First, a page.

Title Biological Control and Plant Growth Promoting Capacity of Rhizobacteria on Pepper under Greenhouse and Field Conditions
Author Mi-Seon Hahm1, Marilyn Sumayo1, Ye-Ji Hwang1, Seon-Ae Jeon1, Sung-Jin Park1, Jai Youl Lee1, Joon-Hyung Ahn2, Byung-Soo Kim2, Choong-Min Ryu3, and Sa-Youl Ghim1*
Address 1School of Life Sciences and Institute for Microorganisms, Kyungpook National University, Daegu 702-701, Republic of Korea, 2Department of Horticulture, Kyungpook National University, Daegu 702-701, Republic of Korea, 3Laboratory of Microbial Genomics, Industrial Biotechnology and Bioenergy Research Center, KRIBB, Daejeon 305-333, Republic of Korea
Bibliography Journal of Microbiology, 50(3),380-385, 2012,
Key Words Dokdo Island, biological control, induced systemic resistance (ISR), plant growth promoting rhizobacteria (PGPR), pepper (Capsicum annuum)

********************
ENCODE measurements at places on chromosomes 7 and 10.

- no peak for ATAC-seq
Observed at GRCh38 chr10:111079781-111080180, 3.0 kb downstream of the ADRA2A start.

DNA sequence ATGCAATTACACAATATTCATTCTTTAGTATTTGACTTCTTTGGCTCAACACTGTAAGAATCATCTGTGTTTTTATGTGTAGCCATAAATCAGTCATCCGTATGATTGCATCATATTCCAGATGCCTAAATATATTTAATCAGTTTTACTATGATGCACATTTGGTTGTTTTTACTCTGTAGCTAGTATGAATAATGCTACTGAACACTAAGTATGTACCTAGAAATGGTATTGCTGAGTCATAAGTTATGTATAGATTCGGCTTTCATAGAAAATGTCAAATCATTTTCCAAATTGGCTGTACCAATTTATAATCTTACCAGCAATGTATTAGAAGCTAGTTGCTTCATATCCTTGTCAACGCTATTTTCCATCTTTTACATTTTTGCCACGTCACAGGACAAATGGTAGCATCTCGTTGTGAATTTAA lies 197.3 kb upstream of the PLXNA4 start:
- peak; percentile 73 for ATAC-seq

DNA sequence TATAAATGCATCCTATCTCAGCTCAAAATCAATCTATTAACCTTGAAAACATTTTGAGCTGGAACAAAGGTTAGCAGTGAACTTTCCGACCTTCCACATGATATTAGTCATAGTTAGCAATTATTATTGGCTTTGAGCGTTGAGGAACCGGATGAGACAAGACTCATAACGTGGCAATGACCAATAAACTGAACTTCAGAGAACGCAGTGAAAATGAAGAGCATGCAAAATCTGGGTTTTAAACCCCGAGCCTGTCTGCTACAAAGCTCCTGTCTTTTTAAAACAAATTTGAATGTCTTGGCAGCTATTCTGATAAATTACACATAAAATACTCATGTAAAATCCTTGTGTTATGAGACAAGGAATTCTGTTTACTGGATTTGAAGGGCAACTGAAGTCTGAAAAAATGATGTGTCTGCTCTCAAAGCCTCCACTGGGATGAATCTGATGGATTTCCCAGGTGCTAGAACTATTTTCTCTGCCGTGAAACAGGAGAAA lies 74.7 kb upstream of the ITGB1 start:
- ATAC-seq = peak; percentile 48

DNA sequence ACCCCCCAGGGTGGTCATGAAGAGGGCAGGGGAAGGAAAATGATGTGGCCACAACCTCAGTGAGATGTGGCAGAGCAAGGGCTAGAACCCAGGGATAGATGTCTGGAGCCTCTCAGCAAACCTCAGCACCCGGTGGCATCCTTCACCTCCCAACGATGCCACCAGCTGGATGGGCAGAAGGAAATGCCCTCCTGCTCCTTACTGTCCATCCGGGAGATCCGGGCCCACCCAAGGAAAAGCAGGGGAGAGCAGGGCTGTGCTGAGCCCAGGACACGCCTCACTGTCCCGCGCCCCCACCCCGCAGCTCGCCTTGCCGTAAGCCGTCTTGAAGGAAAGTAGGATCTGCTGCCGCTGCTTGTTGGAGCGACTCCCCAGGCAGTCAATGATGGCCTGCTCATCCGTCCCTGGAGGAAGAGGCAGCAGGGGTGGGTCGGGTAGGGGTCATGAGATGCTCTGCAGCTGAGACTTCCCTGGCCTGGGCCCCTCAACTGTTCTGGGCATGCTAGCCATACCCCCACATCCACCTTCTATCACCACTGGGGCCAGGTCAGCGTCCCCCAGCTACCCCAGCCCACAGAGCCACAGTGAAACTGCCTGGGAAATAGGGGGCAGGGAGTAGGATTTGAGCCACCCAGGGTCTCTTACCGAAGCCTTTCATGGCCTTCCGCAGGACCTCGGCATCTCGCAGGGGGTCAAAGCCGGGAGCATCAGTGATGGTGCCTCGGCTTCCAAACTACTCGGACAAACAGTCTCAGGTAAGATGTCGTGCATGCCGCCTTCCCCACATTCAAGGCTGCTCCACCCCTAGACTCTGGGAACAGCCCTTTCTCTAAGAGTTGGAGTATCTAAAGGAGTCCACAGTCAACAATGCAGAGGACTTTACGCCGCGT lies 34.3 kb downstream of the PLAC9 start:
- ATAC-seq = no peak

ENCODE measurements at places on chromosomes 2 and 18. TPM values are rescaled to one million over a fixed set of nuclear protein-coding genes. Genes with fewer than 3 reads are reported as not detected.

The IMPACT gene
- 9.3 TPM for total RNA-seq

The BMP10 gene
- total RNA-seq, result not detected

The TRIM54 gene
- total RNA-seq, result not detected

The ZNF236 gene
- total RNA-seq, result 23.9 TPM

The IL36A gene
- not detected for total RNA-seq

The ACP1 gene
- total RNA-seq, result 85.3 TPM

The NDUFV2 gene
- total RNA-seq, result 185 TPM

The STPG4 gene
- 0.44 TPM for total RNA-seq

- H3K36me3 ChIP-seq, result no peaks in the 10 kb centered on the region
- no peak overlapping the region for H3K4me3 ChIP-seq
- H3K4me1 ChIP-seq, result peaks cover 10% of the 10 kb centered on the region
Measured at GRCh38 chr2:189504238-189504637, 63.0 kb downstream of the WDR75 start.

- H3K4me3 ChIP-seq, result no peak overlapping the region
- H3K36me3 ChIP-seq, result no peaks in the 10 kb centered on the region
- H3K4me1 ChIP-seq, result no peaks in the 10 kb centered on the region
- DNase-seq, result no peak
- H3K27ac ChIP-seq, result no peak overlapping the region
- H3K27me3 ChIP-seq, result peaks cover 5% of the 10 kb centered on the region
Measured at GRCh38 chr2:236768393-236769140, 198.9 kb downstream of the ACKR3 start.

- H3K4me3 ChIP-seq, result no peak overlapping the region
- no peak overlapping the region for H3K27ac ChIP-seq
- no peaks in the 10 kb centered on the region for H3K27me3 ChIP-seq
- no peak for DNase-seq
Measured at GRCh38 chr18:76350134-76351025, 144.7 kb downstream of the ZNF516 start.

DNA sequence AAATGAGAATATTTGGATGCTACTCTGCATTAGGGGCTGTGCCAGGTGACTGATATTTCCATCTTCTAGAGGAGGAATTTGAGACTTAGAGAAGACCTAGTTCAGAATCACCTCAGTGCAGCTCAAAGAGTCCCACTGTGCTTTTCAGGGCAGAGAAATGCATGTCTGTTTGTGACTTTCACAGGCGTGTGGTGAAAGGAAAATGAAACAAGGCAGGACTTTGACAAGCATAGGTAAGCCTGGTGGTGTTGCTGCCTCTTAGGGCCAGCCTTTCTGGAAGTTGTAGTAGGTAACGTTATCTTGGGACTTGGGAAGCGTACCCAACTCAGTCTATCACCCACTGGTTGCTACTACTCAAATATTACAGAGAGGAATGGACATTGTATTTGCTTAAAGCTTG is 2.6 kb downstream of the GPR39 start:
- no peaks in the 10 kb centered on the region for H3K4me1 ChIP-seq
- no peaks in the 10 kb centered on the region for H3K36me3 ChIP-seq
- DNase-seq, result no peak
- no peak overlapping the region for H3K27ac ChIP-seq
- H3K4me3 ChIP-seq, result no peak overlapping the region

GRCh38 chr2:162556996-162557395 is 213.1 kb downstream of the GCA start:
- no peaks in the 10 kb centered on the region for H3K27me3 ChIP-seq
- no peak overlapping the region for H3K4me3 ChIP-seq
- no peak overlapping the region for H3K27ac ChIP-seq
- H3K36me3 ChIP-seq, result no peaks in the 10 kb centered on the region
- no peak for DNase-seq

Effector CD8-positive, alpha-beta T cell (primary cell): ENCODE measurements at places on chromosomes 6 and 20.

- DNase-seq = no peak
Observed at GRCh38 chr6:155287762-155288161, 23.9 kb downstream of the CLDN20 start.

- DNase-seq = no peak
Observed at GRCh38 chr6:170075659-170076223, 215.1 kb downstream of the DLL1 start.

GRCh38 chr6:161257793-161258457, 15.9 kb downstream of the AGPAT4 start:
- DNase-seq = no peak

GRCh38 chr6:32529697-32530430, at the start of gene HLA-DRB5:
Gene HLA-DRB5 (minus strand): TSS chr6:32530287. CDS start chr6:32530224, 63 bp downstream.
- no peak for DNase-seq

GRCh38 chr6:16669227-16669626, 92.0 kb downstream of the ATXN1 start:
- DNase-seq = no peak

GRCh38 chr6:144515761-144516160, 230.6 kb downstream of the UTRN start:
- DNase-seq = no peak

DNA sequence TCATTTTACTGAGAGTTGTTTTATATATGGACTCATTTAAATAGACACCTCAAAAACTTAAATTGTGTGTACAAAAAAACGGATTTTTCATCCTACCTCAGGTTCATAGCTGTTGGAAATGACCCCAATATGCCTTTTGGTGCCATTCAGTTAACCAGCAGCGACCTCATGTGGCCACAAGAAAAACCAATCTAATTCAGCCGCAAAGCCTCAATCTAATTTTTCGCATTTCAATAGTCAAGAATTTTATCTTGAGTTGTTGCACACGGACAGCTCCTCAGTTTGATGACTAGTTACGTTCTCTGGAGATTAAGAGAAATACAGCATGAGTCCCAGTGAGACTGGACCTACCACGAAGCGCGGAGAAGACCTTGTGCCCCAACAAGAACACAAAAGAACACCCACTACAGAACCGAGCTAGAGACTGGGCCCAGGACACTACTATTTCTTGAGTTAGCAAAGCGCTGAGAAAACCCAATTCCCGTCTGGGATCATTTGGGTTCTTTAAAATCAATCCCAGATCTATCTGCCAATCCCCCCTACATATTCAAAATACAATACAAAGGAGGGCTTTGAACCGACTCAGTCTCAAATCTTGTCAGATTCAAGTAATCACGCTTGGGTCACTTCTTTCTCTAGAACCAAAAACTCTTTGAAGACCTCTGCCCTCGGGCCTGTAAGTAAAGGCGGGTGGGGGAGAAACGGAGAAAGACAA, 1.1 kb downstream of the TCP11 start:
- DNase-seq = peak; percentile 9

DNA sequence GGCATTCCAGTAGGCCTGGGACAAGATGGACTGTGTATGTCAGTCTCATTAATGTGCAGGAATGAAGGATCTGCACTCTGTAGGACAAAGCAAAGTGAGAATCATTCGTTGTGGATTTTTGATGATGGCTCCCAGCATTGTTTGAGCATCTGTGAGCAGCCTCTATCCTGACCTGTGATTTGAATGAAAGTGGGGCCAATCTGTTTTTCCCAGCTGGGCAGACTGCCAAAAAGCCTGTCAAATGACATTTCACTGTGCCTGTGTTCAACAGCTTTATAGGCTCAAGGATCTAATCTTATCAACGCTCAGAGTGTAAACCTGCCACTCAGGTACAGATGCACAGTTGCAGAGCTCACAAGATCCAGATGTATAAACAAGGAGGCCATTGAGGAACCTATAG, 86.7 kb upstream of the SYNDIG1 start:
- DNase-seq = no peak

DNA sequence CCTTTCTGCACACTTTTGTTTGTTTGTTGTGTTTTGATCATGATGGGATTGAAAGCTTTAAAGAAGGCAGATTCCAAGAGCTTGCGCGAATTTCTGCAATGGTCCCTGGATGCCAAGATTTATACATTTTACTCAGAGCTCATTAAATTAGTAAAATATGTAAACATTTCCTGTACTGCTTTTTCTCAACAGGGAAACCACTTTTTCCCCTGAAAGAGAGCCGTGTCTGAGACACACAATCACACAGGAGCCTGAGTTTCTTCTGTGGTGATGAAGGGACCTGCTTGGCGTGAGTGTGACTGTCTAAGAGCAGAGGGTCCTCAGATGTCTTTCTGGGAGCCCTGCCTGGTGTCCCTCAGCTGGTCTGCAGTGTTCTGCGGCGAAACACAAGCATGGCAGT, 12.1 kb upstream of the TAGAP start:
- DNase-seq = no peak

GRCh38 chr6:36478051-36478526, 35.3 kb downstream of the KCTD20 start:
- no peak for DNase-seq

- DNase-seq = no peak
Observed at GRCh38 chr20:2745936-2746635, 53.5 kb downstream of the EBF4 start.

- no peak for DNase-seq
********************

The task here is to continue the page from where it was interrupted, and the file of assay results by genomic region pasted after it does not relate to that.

Abstract Plant growth promoting rhizobacteria Ochrobactrum lupini KUDC1013 and Novosphingobium pentaromativorans KUDC1065 isolated from Dokdo Island, S. Korea are capable of eliciting induced systemic resistance (ISR) in pepper against bacterial spot disease. The present study aimed to determine whether plant growth-promoting rhizobacteria (PGPR) strains including strain KUDC1013, strain KUDC1065, and Paenibacillus polymyxa E681 either singly or in combinations were evaluated to have the capacity for potential biological control and plant growth promotion effect in the field trials. Under greenhouse conditions, the induced systemic resistance (ISR) effect of treatment with strains KUDC1013 and KUDC1065 differed according to pepper growth stages. Drenching of 3-week-old pepper seedlings with the KUDC-1013 strain significantly reduced the disease symptoms. In contrast, treatment with the KUDC1065 strain significantly protected 5-week-old pepper seedlings. Under field conditions, peppers treated with PGPR mixtures containing E681 and KUDC1013, either in a two-way combination, were showed greater effect on plant growth than those treated with an individual treatment. Collectively, the application of mixtures of PGPR strains on pepper might be considered as a potential biological control under greenhouse and field conditions.